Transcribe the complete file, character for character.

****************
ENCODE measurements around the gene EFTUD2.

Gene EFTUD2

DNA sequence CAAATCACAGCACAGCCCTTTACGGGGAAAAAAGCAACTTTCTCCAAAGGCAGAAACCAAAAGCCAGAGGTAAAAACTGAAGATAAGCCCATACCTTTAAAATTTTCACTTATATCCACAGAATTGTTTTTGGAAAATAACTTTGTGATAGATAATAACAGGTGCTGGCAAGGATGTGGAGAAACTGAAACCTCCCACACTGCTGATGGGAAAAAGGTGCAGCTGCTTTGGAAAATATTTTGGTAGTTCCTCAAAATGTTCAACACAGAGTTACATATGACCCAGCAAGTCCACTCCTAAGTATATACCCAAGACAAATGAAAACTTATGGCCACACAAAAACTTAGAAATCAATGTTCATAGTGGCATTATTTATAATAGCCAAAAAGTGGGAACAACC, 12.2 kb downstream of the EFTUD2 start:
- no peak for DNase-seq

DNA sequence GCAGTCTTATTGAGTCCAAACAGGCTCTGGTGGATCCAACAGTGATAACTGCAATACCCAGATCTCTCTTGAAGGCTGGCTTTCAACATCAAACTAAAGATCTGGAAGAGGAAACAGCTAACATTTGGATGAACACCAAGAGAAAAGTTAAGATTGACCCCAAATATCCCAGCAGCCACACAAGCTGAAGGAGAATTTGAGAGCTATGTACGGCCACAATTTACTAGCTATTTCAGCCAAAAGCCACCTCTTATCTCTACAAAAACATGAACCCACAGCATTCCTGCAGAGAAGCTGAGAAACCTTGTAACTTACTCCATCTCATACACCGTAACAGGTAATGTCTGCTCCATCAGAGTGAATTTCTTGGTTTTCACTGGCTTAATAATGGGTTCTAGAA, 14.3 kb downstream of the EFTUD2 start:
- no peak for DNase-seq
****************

ENCODE measurements around the gene EFTUD2.

Gene EFTUD2

DNA sequence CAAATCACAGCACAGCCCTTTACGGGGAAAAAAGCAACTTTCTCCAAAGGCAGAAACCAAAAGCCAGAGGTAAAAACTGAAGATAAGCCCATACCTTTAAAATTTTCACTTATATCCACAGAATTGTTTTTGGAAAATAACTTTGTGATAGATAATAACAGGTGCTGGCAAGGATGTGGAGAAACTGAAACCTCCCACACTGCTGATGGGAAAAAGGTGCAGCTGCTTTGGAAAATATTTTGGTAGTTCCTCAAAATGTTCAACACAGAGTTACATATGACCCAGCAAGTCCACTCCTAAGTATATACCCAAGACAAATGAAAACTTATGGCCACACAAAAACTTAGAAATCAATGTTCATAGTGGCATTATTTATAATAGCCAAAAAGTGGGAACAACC, 12.2 kb downstream of the EFTUD2 start:
- no peak for DNase-seq

DNA sequence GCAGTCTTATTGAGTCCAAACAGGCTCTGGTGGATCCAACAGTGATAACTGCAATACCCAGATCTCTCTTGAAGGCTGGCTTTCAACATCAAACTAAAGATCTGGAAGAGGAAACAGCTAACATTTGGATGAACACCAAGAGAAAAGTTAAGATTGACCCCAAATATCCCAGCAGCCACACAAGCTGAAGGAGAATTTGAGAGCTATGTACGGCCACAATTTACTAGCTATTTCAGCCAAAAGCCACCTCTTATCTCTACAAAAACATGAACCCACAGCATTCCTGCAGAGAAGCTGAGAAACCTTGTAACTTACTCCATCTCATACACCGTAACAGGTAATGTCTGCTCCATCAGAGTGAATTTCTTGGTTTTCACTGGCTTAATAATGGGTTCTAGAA, 14.3 kb downstream of the EFTUD2 start:
- no peak for DNase-seq